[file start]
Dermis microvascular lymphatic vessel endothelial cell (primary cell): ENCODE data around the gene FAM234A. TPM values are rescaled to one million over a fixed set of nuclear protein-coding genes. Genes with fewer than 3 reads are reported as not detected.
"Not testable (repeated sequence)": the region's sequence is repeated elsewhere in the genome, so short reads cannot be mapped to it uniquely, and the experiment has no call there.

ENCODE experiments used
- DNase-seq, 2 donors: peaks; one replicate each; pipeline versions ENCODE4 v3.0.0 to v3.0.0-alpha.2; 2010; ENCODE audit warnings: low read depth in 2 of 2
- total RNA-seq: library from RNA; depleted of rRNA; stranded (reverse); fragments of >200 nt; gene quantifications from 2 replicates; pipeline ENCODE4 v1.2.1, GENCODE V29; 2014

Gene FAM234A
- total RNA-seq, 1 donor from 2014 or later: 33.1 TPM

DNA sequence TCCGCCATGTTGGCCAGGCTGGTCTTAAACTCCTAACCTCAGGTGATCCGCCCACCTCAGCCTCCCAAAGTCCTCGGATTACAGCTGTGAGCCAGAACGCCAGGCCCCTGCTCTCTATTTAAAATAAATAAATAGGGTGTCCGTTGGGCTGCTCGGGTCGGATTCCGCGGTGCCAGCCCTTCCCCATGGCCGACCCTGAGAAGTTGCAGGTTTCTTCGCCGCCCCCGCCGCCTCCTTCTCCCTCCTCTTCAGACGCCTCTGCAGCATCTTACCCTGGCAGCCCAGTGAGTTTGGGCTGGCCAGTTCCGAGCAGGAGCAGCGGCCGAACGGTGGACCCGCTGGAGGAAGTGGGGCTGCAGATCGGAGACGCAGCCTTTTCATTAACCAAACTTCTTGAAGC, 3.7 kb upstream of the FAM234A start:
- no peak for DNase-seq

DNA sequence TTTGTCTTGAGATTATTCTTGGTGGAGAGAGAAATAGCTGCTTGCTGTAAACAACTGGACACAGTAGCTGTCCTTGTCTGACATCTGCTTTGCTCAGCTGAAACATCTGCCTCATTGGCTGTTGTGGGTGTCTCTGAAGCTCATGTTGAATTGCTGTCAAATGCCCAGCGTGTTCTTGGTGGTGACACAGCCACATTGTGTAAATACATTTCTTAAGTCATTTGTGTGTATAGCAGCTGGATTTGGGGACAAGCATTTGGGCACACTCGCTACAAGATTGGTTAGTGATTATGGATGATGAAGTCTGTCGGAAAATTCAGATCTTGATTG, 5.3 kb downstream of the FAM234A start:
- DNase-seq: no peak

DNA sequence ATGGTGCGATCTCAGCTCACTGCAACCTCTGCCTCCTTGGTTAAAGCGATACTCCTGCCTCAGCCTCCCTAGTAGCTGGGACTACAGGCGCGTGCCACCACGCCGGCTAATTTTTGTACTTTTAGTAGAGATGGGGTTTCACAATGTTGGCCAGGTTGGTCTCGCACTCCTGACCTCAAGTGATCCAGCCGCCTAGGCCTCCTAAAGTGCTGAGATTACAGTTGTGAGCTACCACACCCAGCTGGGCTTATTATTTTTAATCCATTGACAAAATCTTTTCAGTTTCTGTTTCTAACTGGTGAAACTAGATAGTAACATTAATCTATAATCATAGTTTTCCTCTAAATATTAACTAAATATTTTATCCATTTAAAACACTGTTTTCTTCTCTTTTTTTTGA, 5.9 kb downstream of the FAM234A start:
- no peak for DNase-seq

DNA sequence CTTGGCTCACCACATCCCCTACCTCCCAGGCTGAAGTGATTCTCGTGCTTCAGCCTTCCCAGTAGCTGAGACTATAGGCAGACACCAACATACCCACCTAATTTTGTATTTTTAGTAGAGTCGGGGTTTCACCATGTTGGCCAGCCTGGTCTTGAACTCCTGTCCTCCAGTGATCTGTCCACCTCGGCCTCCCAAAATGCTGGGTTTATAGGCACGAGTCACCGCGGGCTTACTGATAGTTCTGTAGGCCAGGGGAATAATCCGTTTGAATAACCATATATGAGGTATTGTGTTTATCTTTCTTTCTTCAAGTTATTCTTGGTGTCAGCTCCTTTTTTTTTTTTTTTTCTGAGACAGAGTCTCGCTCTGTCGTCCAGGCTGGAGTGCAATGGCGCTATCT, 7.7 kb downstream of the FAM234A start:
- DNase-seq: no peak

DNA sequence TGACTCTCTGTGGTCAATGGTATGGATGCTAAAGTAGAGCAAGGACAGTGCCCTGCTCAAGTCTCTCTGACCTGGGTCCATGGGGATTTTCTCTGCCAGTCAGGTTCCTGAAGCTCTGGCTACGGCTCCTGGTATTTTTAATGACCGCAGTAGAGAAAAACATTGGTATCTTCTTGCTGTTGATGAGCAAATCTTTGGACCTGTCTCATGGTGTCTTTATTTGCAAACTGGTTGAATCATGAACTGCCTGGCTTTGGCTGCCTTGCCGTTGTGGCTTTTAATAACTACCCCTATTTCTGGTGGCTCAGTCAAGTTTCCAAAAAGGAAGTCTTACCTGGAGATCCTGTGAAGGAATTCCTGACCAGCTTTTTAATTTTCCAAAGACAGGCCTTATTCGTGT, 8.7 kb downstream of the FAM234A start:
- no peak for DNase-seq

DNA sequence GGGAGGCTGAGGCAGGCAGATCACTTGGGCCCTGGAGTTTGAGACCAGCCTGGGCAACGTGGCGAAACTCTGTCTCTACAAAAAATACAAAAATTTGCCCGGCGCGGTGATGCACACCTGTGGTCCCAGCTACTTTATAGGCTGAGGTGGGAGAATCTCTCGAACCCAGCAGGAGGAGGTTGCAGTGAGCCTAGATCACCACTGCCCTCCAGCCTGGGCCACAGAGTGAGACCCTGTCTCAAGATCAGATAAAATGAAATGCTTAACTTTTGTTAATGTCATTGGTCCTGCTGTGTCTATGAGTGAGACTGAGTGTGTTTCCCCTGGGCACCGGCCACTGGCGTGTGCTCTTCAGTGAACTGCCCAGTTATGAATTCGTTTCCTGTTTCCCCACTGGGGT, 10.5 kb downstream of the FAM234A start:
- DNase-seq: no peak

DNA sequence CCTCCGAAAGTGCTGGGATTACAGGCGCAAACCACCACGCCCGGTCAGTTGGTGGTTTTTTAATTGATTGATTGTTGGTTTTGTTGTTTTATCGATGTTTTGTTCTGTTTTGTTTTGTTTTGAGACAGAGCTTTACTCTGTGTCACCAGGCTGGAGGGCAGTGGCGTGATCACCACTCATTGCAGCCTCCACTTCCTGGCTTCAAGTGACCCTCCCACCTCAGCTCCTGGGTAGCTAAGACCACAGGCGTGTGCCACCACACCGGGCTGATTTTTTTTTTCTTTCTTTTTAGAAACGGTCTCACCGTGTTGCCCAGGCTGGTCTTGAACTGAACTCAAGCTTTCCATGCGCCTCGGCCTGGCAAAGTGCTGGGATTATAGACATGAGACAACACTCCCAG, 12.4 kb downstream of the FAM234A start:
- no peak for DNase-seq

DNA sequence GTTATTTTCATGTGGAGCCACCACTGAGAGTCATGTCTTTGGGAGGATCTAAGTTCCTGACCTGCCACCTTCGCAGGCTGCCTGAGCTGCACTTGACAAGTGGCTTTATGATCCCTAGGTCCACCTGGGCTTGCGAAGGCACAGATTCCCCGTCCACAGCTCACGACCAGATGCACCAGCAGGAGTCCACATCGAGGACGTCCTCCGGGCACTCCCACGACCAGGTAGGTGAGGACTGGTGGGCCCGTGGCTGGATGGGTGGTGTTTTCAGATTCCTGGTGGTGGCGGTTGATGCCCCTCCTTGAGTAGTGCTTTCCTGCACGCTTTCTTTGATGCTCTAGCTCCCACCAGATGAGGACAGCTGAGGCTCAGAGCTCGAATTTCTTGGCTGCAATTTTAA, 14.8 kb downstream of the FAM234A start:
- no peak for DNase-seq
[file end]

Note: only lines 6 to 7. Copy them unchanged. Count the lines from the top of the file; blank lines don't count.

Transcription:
Gene FAM234A
- total RNA-seq, 1 donor from 2014 or later: 33.1 TPM